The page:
Mini's happy return: Stefanie Wurst on electrifying a legend

She’s comfortable with the size of the new Countryman – a car she uses herself as a daily driver – and “everyone seems to have a place where they think it fits well in their environment” in all the countries in which she has shown it so far.

Wurst is obviously fond of Oxford and enjoys visiting the factory. “I find it a very emotional place because people clearly feel very emotional about working there,” she says. “It’s a tradition for the brand as well and I want to honour that and make people feel how important it is to me.”

On the decision to secure the investment in its future, Wurst says “it was not difficult” to convince BMW bosses to do so. “I don’t know any board member that doesn’t find it important and many of them have worked in the UK.”

In her daily work, Wurst likes being with “people who not only ask the right questions but then really work to find the right answers. You need people who are highly intelligent but also down to earth.”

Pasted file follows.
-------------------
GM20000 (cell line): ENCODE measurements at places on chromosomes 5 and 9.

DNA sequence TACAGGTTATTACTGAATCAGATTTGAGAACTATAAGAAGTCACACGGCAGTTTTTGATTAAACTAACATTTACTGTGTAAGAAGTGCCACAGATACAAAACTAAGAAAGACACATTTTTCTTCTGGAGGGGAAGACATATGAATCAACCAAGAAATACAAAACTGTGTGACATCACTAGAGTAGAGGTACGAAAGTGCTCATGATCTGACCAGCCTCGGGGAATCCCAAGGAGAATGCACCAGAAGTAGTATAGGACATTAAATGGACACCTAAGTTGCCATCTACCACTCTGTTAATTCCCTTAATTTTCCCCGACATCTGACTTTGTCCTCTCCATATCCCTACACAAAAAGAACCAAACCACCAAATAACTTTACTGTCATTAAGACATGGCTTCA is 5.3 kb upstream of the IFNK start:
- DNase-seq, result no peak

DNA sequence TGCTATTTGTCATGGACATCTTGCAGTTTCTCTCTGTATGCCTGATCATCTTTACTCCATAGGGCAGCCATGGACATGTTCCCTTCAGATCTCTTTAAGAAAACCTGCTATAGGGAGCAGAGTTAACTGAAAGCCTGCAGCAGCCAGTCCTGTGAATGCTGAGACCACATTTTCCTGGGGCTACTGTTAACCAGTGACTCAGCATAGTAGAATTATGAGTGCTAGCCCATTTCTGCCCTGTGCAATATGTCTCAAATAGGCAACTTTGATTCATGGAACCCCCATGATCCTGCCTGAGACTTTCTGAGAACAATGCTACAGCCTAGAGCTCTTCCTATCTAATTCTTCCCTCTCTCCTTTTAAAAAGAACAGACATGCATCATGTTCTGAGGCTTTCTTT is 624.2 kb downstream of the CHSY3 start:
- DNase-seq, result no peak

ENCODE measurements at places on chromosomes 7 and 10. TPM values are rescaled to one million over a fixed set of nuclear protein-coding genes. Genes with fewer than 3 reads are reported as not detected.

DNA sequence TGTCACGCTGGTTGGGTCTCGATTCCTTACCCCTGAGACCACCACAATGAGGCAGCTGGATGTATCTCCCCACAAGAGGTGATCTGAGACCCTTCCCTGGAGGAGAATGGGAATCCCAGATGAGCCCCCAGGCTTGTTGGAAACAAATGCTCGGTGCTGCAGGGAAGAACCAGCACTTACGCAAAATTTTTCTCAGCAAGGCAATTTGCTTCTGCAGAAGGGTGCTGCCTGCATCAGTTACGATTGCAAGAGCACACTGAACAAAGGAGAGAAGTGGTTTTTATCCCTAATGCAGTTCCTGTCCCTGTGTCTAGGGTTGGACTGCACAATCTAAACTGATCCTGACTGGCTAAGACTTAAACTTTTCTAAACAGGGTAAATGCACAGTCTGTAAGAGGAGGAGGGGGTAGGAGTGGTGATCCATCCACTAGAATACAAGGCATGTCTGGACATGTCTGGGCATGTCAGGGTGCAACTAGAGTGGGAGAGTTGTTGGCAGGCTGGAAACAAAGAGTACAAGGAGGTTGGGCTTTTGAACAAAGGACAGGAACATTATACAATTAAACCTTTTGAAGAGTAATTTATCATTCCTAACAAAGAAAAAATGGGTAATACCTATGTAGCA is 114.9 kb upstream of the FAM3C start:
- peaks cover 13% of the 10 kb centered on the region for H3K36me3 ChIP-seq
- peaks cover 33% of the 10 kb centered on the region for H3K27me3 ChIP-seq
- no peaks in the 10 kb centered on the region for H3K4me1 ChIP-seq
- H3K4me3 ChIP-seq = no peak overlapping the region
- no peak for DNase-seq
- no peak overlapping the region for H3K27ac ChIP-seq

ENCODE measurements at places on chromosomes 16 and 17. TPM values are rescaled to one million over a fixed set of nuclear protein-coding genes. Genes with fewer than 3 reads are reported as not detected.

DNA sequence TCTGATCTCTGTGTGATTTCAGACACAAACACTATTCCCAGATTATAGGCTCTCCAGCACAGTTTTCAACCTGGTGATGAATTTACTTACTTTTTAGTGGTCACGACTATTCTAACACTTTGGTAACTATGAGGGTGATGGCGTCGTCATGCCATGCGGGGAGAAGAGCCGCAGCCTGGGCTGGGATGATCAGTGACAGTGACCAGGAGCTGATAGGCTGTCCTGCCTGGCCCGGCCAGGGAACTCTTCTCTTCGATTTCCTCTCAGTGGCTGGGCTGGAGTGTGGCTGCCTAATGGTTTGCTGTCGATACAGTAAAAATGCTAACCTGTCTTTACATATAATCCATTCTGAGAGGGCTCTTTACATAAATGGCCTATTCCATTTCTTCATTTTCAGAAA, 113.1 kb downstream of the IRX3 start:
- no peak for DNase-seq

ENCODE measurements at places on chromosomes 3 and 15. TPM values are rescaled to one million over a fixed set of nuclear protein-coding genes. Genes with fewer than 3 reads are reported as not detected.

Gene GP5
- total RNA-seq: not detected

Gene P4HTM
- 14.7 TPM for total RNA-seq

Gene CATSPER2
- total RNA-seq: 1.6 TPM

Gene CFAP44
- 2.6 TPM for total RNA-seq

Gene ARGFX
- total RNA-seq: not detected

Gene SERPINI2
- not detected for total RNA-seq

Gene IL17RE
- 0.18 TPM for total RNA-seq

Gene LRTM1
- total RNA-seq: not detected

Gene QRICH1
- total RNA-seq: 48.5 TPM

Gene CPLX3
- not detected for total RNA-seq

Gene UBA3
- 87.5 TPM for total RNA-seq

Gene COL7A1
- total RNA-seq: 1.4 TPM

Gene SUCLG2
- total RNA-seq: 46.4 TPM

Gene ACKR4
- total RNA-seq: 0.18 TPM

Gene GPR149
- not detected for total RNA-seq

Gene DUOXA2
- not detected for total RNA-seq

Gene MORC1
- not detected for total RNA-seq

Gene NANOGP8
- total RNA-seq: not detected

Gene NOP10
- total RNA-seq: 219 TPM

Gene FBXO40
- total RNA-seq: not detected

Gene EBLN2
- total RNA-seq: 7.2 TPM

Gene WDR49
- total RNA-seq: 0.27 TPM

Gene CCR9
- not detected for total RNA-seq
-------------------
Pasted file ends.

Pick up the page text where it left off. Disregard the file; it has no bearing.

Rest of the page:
To that end, she believes “inconvenient people make a good team” and while “I can be bossy, this is not my preferred leadership style: that is sitting around a table, discussing and a solution naturally comes up”.

Much of Wurst’s time has been spent launching products to dealers and the likes of Autocar and this conversation with her took place at the Beijing motor show, the day after she unveiled the new Aceman hatchback to the world at an event with around 800 largely Chinese media, dealers and investors – setting the brand up for what is the fourth-generation Mini range created under BMW. 

Setting up the brand will be Wurst’s final act for Mini. A few days after our chat, it was announced that she will be leaving the brand at the end of July, to be succeeded by BMW’s current corporate strategy boss, Stefan Richmann. 

Wurst will stay within the BMW Group, moving onto even bigger and better things, and our desire to give her this award is unwavering off the back of her remarkable achievements during her time at Mini.

Wurst’s own guardianship of Mini may have been short-lived, but her impact on the brand’s 65-year history will be felt for many years to come.

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